“What do the authorities say?”

  • I was in a “longevity” Facebook group recently in which another group member took issue with my saying that older people might benefit from eating more protein. They insisted that I would die young if I added more protein to my diet. Their “proof” was that Dr. Valter Longo said so, and he was a professor conducting anti-aging research, so he must be right. When I pointed out that other anti-aging researchers, including some professors also conducting anti-aging researchers, had come to different conclusions, they insisted that those authorities “must” be wrong “because” Longo was right. 
  • The truth is that, as Matt Kaeberlein and some others have pointed out, there’s no solid evidence that eating any diet will result in our living to a 125 year or longer lifespan.
  • People eating  have all said that they’re happy with the results of how they’re eating, and that they believe their diets may be the best ones for longevity.
  • So what to do? In my opinion, it makes sense to read of the evidence, whether or not it supports our POV; listen to all the researchers; listen to the proponents of the various approaches, with an eye on their state of health and fitness; then try any approaches that we’re curious about and see how they work for us. I’ve tried vegan, carnivore, keto, paleo/ancestral, Mediterranean, Pescatarian, and other approaches. I paid attention to my body’s responses, and ended up sorting out (for the moment) what’s working best for me.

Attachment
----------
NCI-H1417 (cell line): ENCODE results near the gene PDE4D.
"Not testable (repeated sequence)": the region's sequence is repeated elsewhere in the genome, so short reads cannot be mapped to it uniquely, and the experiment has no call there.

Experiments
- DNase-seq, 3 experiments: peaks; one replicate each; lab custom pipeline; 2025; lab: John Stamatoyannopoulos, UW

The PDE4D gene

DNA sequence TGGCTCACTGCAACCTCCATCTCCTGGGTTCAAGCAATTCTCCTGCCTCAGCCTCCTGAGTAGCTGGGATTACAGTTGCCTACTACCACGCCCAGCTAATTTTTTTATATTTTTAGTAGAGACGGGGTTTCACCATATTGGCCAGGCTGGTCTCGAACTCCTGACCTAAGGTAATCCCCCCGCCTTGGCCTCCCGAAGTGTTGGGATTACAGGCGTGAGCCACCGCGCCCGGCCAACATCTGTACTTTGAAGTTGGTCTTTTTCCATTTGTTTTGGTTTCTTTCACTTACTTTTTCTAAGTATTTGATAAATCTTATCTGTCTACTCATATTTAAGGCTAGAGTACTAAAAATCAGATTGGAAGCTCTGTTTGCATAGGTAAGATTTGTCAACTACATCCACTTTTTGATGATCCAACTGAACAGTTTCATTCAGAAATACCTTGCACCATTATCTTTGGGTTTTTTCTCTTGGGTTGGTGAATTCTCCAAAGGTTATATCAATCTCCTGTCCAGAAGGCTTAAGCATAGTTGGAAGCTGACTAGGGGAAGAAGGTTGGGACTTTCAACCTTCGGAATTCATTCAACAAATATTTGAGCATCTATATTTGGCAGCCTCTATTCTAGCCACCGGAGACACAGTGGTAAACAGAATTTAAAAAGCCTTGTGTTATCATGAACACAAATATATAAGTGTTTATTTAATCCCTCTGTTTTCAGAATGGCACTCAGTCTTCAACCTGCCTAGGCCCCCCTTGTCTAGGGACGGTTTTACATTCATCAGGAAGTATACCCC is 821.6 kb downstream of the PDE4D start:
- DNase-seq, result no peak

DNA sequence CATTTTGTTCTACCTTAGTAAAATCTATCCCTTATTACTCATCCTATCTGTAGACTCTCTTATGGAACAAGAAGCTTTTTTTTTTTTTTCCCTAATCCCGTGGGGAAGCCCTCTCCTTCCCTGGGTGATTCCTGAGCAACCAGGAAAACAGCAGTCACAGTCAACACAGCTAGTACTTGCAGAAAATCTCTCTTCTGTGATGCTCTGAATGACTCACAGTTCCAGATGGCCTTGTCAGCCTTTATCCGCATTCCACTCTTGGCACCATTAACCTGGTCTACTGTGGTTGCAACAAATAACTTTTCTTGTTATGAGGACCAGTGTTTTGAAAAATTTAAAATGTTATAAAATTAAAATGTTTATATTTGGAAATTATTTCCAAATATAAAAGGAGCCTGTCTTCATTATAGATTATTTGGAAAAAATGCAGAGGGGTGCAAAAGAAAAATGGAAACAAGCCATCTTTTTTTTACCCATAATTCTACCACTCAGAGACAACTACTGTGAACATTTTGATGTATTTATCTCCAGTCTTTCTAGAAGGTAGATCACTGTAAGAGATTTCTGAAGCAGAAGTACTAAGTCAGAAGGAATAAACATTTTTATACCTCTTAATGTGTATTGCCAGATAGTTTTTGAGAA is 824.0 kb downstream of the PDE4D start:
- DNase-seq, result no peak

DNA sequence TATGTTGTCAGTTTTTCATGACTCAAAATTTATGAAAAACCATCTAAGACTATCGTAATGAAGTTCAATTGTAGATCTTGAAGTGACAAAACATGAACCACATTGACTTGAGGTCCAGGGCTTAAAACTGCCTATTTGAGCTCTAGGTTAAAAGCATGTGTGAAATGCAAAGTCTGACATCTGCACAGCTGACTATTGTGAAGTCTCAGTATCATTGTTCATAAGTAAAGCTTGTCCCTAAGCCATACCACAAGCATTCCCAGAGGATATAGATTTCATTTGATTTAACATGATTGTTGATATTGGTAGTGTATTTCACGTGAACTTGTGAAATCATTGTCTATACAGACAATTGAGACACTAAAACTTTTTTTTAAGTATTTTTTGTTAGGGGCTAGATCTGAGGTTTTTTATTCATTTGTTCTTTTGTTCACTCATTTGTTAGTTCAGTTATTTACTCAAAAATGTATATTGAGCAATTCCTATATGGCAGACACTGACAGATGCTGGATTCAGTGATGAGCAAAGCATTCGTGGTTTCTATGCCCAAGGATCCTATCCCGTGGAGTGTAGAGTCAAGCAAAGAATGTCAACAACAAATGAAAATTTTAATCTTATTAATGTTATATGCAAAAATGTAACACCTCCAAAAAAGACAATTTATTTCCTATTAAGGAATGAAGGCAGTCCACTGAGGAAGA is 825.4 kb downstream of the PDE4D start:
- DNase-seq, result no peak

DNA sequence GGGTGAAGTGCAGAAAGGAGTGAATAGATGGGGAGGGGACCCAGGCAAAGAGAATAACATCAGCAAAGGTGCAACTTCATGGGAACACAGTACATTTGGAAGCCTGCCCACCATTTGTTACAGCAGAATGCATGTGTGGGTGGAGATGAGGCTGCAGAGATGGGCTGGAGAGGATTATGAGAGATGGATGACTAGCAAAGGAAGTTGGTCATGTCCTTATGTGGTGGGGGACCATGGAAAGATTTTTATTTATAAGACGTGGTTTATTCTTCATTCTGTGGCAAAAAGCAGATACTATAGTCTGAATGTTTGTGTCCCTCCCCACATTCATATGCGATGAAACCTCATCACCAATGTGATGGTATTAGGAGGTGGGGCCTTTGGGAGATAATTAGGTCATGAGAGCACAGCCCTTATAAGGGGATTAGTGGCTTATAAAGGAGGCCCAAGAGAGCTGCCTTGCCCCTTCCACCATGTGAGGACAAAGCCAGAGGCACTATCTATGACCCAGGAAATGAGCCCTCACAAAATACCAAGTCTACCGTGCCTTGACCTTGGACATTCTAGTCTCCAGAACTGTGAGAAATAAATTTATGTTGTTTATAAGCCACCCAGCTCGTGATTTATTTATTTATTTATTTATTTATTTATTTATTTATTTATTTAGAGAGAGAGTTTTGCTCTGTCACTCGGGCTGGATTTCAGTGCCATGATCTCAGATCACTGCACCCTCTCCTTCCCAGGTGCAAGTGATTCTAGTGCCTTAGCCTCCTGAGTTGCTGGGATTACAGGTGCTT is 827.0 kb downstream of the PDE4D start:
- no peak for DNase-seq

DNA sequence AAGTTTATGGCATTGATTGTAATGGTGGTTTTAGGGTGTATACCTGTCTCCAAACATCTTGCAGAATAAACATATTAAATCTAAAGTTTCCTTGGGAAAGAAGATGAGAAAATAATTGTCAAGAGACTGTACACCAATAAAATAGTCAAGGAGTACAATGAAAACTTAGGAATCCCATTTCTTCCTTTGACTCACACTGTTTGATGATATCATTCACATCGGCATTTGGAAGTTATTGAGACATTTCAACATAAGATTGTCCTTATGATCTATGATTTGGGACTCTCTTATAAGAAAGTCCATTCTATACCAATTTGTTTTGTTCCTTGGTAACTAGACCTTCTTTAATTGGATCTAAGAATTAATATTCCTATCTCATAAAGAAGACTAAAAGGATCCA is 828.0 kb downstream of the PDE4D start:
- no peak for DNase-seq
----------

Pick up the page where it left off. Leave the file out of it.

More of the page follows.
• I would add that if, after giving it a few weeks or months, your diet clearly isn’t working for you, you’re under no obligation to keep following it. Try something different. Whether you’re following a vegan, carnivore, ketogenic, or any other diet, you don’t owe the diet you’re on anything, and it’s not up to you to keep trying to “make it work”.

My gut tells me…

… that diet can help us to live, long healthy lives – to a point.

A great diet (i.e., the one that’s right for us – but may not be for our neighbor) can help prevent sarcopenia, heart disease, diabetes, cancer and other maladies. The right anti-aging supplements can (I think) also help us to reach the optimal human lifespan in a state of near-perfect health. But if our goal is to live past 120 or 125, it will take interventions beyond diet and exercise to get there.

What a healthy diet can accomplish, in my opinion, is to keep us around, and healthy, long enough to still be here when more effective medical interventions arrive. Those interventions (which could include future iterations of existing compounds such as the ones found in AKG, glucosamine, NAD+ boosting, and fucoidan-containing supplements) may then get us to 150, 200, 500 years of age or beyond.

Not medical advice

This article is not intended as, and should not be taken as, medical advice. I’m not advising that people eat any particular diet or take any particular supplement(s), just reporting on what I’m doing. Supplements, like medications and other interventions, can have side effects; I would encourage people to research both possible benefits and side effects before starting on any supplementation regimen, and consult with a medical professional about any issues which might have a medical component.  See full Medical Disclaimer